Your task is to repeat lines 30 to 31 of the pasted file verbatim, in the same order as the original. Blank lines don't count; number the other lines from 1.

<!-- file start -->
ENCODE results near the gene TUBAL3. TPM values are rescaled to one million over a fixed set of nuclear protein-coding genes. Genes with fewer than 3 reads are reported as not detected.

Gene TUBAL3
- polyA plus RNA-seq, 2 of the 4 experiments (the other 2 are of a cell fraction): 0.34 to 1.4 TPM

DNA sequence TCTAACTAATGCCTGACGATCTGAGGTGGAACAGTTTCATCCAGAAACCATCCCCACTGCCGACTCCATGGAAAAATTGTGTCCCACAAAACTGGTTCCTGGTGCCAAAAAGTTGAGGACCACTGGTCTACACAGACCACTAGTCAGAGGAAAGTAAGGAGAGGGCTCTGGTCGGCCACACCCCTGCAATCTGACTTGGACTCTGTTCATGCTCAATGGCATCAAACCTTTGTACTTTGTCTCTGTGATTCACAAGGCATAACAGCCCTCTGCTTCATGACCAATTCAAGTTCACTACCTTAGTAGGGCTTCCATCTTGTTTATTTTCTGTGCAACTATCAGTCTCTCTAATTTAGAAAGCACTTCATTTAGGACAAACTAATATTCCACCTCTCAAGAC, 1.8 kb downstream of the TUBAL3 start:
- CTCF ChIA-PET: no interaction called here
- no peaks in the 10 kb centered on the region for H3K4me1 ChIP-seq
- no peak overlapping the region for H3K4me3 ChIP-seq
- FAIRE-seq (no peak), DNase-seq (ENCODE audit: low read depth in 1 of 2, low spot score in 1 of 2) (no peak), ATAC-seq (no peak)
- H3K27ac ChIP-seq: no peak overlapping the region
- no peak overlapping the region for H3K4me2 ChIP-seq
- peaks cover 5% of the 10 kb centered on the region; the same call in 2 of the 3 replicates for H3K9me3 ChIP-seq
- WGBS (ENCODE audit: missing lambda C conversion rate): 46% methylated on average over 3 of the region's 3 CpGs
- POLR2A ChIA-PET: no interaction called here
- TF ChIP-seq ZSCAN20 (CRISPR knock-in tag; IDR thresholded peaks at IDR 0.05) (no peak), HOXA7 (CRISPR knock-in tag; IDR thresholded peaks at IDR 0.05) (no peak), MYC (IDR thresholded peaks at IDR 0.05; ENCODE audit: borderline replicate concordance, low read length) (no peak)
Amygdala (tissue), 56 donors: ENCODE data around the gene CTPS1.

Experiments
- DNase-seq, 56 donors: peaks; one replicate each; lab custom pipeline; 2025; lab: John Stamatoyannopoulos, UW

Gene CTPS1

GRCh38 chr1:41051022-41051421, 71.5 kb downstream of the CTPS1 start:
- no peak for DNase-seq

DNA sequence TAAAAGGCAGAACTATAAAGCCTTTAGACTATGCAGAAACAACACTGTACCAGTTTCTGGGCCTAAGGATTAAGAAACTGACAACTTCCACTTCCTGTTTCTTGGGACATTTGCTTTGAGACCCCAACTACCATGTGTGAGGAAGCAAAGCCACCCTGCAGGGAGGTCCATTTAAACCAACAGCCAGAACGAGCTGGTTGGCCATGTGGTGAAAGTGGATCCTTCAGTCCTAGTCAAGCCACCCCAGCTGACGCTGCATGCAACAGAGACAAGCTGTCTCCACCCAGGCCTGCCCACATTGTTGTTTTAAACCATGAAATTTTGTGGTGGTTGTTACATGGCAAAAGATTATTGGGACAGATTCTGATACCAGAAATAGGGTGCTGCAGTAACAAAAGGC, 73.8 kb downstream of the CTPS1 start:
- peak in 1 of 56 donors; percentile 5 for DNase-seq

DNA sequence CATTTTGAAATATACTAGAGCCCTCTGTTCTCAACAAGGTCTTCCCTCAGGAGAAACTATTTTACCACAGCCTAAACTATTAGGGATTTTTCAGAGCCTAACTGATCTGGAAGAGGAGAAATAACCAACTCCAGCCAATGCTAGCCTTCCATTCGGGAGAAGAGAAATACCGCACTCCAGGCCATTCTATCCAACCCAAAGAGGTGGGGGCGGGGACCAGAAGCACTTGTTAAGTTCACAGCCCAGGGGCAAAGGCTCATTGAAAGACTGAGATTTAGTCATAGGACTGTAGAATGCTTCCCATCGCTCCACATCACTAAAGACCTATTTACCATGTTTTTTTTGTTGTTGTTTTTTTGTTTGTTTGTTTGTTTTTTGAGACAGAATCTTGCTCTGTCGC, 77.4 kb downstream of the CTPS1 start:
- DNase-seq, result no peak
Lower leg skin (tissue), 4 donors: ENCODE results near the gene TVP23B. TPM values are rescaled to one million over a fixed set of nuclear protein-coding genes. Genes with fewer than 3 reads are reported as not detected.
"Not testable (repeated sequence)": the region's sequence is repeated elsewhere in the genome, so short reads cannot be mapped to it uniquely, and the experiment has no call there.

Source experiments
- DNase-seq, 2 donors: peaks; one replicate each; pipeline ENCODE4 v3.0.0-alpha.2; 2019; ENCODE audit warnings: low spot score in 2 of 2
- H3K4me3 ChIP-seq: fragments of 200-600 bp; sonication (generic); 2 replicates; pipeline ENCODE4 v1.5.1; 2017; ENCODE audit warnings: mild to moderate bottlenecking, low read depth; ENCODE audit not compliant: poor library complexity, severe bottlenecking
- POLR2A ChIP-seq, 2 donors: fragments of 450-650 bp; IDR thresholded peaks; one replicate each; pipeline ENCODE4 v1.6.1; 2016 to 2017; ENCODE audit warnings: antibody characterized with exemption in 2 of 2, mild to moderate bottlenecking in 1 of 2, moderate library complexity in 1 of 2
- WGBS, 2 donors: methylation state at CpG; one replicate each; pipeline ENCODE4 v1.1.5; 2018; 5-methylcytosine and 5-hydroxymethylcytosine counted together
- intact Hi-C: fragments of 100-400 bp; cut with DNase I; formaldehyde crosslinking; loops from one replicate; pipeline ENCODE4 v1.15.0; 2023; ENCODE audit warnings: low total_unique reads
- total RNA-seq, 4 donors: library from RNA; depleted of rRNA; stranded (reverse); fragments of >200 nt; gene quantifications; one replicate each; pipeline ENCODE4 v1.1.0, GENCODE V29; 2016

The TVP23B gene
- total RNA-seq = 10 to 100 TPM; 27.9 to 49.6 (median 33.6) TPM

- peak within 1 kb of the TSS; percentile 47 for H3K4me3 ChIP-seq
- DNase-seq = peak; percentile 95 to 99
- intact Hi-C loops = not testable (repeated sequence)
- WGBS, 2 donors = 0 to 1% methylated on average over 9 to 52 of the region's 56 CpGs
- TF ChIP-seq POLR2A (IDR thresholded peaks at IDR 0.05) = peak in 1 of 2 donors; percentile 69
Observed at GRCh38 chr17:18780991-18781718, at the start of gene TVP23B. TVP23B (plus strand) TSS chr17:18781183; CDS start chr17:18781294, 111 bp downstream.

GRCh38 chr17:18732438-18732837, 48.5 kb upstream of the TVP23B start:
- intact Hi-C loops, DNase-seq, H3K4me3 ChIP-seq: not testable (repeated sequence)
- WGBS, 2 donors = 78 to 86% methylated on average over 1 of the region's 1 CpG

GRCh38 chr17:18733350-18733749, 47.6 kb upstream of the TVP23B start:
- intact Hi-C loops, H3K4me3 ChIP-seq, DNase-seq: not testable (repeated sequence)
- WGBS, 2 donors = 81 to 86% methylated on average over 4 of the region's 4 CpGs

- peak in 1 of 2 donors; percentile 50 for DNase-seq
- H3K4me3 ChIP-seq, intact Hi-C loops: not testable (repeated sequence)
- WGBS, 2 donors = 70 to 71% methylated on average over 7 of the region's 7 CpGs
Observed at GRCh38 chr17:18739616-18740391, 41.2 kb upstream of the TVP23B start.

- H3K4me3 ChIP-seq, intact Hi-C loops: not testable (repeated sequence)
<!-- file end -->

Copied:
- POLR2A ChIP-seq, 2 donors: fragments of 450-650 bp; IDR thresholded peaks; one replicate each; pipeline ENCODE4 v1.6.1; 2016 to 2017; ENCODE audit warnings: antibody characterized with exemption in 2 of 2, mild to moderate bottlenecking in 1 of 2, moderate library complexity in 1 of 2
- WGBS, 2 donors: methylation state at CpG; one replicate each; pipeline ENCODE4 v1.1.5; 2018; 5-methylcytosine and 5-hydroxymethylcytosine counted together